Skip to main content Accessibility help
×
Home
Hostname: page-component-55597f9d44-mzfmx Total loading time: 0.3 Render date: 2022-08-13T01:24:46.042Z Has data issue: true Feature Flags: { "shouldUseShareProductTool": true, "shouldUseHypothesis": true, "isUnsiloEnabled": true, "useRatesEcommerce": false, "useNewApi": true } hasContentIssue true

Effect of dietary energy concentrations during the peri-ovulatory period on the in vivo and in vitro development of fertilized sheep ova

Published online by Cambridge University Press:  20 November 2017

N.M. Al-Khozam
Affiliation:
Rowett Research Institute, Bucksburn, Aberdeen AB2 9SB
J.J. Robinson
Affiliation:
Rowett Research Institute, Bucksburn, Aberdeen AB2 9SB
T.G. McEvoy
Affiliation:
Rowett Research Institute, Bucksburn, Aberdeen AB2 9SB
R.P. Aitken
Affiliation:
Rowett Research Institute, Bucksburn, Aberdeen AB2 9SB
P.A. Findlay
Affiliation:
Rowett Research Institute, Bucksburn, Aberdeen AB2 9SB
I.S. Robertson
Affiliation:
Rowett Research Institute, Bucksburn, Aberdeen AB2 9SB
Get access

Extract

Results from a series of recent experiments involving superovulated ewes demonstrate the important influence of nutritionally-induced alterations in preovulatory progesterone concentrations on the subsequent in vivo and in vitro development of their fertilized ova (McEvoy et al, 1993 and 1995; Creed et al, 1994). In essence, these show that high-plane feeding can suppress preovulatory progesterone concentrations to such an extent that the subsequent development of the ova is impaired both in vivo and during in vitro culture. An important practical question however remains unanswered in that no attempt has been made to study the effects of dietary energy concentrations, as opposed to plane-of-nutrition, on progesterone concentrations and ovum development. As a result, recommendations regarding which energy sources should be used as supplements to pasture around mating time are a matter of conjecture. Furthermore, in arid environments, roughage feeds are often in short supply and therefore command a much higher price per unit of energy than concentrate diets. Under these conditions it is not unusual to feed all-concentrate diets at mating, yet there are no published data for their effects on ovum development and embryo survival.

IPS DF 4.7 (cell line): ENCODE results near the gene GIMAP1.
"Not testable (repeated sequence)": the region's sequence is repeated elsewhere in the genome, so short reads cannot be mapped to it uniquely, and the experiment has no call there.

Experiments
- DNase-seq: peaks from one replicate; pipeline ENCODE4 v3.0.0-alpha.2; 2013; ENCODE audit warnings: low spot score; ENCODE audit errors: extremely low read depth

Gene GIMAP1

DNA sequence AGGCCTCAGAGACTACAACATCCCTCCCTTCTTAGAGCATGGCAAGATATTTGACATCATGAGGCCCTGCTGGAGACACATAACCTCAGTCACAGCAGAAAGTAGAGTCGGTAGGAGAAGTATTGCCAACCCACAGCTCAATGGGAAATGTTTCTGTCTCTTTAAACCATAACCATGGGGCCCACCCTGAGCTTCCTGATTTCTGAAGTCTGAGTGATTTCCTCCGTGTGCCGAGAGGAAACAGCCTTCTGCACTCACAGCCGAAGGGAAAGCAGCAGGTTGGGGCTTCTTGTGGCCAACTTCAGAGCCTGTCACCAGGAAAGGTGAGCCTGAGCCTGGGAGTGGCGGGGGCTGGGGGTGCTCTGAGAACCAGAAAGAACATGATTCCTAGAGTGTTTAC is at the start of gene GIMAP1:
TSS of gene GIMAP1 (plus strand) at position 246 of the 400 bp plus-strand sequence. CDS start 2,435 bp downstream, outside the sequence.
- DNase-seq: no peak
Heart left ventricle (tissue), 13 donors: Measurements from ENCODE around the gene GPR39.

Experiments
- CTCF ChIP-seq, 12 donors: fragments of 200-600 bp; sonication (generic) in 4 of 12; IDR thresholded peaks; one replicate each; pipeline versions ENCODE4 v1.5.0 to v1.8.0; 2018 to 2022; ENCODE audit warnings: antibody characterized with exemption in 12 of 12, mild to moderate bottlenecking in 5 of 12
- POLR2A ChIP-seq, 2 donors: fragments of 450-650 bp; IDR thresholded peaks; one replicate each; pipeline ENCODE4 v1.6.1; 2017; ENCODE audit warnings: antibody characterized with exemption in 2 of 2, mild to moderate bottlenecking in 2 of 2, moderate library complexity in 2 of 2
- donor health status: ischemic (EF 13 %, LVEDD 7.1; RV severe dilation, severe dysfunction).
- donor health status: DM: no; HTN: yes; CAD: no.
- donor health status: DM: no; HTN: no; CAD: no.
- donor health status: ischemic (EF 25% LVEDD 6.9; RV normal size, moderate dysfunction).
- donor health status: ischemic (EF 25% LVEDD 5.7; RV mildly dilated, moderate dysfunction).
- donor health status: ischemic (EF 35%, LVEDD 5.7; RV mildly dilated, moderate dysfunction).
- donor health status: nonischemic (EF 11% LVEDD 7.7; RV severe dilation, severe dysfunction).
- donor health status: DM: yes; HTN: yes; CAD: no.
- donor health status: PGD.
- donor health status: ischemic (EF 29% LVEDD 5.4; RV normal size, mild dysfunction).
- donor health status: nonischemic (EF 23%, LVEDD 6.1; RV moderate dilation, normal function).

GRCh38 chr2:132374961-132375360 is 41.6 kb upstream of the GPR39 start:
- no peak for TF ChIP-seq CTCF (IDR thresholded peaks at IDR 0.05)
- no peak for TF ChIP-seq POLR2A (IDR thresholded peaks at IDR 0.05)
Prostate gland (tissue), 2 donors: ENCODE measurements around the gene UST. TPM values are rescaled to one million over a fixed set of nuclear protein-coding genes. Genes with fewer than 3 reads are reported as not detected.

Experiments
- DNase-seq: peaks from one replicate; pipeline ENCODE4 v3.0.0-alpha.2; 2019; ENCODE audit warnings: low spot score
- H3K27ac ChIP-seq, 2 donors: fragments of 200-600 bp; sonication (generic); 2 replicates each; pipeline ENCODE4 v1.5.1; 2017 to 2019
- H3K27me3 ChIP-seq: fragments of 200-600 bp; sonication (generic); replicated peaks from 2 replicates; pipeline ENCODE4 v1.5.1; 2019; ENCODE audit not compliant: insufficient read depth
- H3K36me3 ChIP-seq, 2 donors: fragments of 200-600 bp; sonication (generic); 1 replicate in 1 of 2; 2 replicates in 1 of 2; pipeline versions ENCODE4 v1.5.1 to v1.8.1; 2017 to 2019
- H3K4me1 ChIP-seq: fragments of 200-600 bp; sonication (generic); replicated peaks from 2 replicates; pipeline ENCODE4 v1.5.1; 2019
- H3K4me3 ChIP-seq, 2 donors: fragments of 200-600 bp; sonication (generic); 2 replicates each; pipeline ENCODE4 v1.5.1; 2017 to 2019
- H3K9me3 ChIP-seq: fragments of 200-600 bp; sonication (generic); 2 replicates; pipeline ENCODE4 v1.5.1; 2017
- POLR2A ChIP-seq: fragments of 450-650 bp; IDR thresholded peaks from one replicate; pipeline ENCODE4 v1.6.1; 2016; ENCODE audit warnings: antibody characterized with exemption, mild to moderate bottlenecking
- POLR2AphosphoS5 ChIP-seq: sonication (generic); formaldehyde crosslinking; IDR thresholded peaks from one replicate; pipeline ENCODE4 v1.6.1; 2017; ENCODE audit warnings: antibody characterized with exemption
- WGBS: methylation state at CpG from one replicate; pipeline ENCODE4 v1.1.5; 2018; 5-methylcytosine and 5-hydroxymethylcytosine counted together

Type
Sheep Nutrition
Copyright
Copyright © The British Society of Animal Science 1995

Access options

Get access to the full version of this content by using one of the access options below. (Log in options will check for institutional or personal access. Content may require purchase if you do not have access.)

Footnotes

*

Present address: Scottish Agricultural College, 581 King Street, Aberdeen AB9 1UD

References

Creed, J., McEvoy, T.G., Robinson, J.J., Aitken, R.P., Palmer, R.M. & Robertson, I. (1994) Animal Prod. 58: 447.Google Scholar
McEvoy, T.G., Robinson, J.J., Aitken, R.P., Kyle, C.E. & Robertson, I.S. (1993) Animal Prod. 56: 432.Google Scholar
McEvoy, T.G., Robinson, J.J., Aitken, R.P., Findlay, P.A. & Robertson, I.S. (1995) Theriogenology (in press). Research supported by Scottish Office Agriculture and Fisheries Department.Google Scholar

Save article to Kindle

To save this article to your Kindle, first ensure coreplatform@cambridge.org is added to your Approved Personal Document E-mail List under your Personal Document Settings on the Manage Your Content and Devices page of your Amazon account. Then enter the ‘name’ part of your Kindle email address below. Find out more about saving to your Kindle.

Note you can select to save to either the @free.kindle.com or @kindle.com variations. ‘@free.kindle.com’ emails are free but can only be saved to your device when it is connected to wi-fi. ‘@kindle.com’ emails can be delivered even when you are not connected to wi-fi, but note that service fees apply.

Find out more about the Kindle Personal Document Service.

Effect of dietary energy concentrations during the peri-ovulatory period on the in vivo and in vitro development of fertilized sheep ova
Available formats
×

Save article to Dropbox

To save this article to your Dropbox account, please select one or more formats and confirm that you agree to abide by our usage policies. If this is the first time you used this feature, you will be asked to authorise Cambridge Core to connect with your Dropbox account. Find out more about saving content to Dropbox.

Effect of dietary energy concentrations during the peri-ovulatory period on the in vivo and in vitro development of fertilized sheep ova
Available formats
×

Save article to Google Drive

To save this article to your Google Drive account, please select one or more formats and confirm that you agree to abide by our usage policies. If this is the first time you used this feature, you will be asked to authorise Cambridge Core to connect with your Google Drive account. Find out more about saving content to Google Drive.

Effect of dietary energy concentrations during the peri-ovulatory period on the in vivo and in vitro development of fertilized sheep ova
Available formats
×
×

Reply to: Submit a response

Please enter your response.

Your details

Please enter a valid email address.

Conflicting interests

Do you have any conflicting interests? *